The reverse mortgage market has been shrinking steadily over the past few years, but a new lower-cost version of these loans for seniors is starting to get some traction in the market.
Reverse mortgages are available only to homeowners over age 62. They let seniors who need cash tap their home equity while staying in their homes. The most popular loan type is the Home Equity Conversion Mortgage (HECM), which is regulated and insured by the
New HECM loan activity was down 37 percent in 2010 from the peak year of 2008, and 2011 will be another down year, according to
The steep drop in 2010 brought the industry down to a total of 72,638 new loans. That decline, Lunde says, resulted mainly from a decision by HUD to reduce the percent of a home's value that could be accessed through a reverse loan -- the principal limit -- by 10 percent. The change reflected caution by HUD, which insures HECM loans, in the wake of the housing crash.
HECMs often are criticized for their high fees. Although lenders often cut these charges to win business, by law they can include an origination fee of two percent of the first
For example, a 72-year-old borrower with a home appraised at
But a new lower-cost option was introduced last year, and it appears to be gaining ground. Called a Home Equity Conversion Mortgage (HECM) Saver, the new loan is administered by the
Saver HECM originations have more than tripled this year, from 2.6 percent of new loans in January to 9.2 percent in August, according to Reverse Market Insight. "I'd be pretty surprised if this didn't keep increasing," says Lunde.
Most Saver HECMs are being issued as adjustable rate lines of credit, with borrowers using them to meet unforeseen expenses. In this sense, they're more like a home equity line of credit (HELOC).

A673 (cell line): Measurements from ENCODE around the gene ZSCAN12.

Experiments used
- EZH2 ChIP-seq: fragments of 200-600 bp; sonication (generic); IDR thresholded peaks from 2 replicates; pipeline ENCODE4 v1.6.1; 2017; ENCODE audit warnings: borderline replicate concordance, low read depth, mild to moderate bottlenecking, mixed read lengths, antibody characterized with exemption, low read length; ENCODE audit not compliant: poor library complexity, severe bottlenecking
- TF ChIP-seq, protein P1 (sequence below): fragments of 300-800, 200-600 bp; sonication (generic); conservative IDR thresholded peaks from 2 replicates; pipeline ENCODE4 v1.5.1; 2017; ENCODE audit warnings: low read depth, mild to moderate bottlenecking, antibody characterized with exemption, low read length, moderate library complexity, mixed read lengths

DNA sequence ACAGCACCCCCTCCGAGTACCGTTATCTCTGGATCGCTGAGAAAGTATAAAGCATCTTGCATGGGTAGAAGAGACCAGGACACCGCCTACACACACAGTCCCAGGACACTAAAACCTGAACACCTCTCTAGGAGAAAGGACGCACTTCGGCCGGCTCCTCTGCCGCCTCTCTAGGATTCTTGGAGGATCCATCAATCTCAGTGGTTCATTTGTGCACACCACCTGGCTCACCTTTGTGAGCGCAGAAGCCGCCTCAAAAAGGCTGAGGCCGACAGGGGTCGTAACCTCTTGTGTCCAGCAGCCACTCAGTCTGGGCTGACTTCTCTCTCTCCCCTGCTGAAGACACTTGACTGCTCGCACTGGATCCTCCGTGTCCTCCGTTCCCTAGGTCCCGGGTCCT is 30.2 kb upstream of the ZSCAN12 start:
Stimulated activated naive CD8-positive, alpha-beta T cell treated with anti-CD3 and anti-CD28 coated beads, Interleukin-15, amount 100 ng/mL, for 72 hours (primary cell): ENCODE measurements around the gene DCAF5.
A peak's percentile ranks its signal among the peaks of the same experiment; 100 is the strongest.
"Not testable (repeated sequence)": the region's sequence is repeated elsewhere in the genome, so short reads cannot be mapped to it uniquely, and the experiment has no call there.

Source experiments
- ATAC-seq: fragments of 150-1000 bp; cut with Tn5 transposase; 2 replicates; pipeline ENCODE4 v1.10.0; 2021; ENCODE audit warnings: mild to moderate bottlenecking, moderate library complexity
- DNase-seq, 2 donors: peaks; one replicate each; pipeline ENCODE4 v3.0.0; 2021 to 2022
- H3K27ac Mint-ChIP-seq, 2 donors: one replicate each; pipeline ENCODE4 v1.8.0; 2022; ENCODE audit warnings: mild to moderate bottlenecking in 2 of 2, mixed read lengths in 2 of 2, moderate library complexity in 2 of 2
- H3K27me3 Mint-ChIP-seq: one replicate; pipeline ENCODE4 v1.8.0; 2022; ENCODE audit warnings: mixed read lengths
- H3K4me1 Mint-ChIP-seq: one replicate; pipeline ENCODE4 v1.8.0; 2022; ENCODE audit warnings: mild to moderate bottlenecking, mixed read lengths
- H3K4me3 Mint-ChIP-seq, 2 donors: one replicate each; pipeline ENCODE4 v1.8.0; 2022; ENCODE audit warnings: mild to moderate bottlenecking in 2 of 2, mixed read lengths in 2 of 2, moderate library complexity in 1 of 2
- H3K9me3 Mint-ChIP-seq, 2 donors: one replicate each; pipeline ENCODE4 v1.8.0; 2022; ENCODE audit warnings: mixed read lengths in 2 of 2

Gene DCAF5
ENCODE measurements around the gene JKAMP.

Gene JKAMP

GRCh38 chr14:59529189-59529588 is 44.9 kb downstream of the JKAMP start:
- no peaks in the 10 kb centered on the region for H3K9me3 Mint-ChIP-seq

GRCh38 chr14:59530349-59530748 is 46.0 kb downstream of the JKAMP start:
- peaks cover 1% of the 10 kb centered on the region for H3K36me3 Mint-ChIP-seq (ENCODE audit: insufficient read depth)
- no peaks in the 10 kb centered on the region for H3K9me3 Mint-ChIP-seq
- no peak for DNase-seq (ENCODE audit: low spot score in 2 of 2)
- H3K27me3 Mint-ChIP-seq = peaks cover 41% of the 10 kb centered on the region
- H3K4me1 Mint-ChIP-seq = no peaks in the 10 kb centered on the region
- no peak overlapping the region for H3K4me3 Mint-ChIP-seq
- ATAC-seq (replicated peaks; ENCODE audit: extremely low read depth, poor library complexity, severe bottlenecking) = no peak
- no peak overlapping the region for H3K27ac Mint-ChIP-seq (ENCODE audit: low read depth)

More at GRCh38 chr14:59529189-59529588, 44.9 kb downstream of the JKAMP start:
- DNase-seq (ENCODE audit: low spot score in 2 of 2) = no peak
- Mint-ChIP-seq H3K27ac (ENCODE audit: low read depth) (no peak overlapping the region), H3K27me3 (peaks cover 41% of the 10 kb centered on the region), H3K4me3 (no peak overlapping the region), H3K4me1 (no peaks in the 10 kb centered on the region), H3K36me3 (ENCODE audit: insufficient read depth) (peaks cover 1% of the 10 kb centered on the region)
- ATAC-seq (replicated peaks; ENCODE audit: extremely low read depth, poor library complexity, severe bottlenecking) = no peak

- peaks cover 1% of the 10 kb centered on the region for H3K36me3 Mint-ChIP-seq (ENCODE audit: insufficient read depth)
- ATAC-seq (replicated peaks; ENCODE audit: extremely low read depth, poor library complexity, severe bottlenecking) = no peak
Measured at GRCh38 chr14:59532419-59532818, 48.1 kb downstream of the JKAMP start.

How do HELOCs and Saver HECMs compare? Pricing and interest rates are similar, but there are some important differences.
Retirees often have difficulty qualifying for a HELOC, since they may not have sufficient income to meet lender requirements. And unlike a HECM, the HELOC requires ongoing monthly payments from the borrower. Also, banks can freeze, reduce, or revoke a home equity line if your equity falls too low--and that's just what happened to many borrowers after the housing bubble burst and home values plummeted.
In fact, the reverse market may be dividing into two groups: financially-pressed seniors who need standard HECMs for their higher loan amounts and lump sum payments, and more affluent seniors using saver HECMs for forward financial planning purposes.
"The Saver client needs less money," says
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Personal Finance - New Lower-Cost Reverse Mortgages Option Gaining Ground
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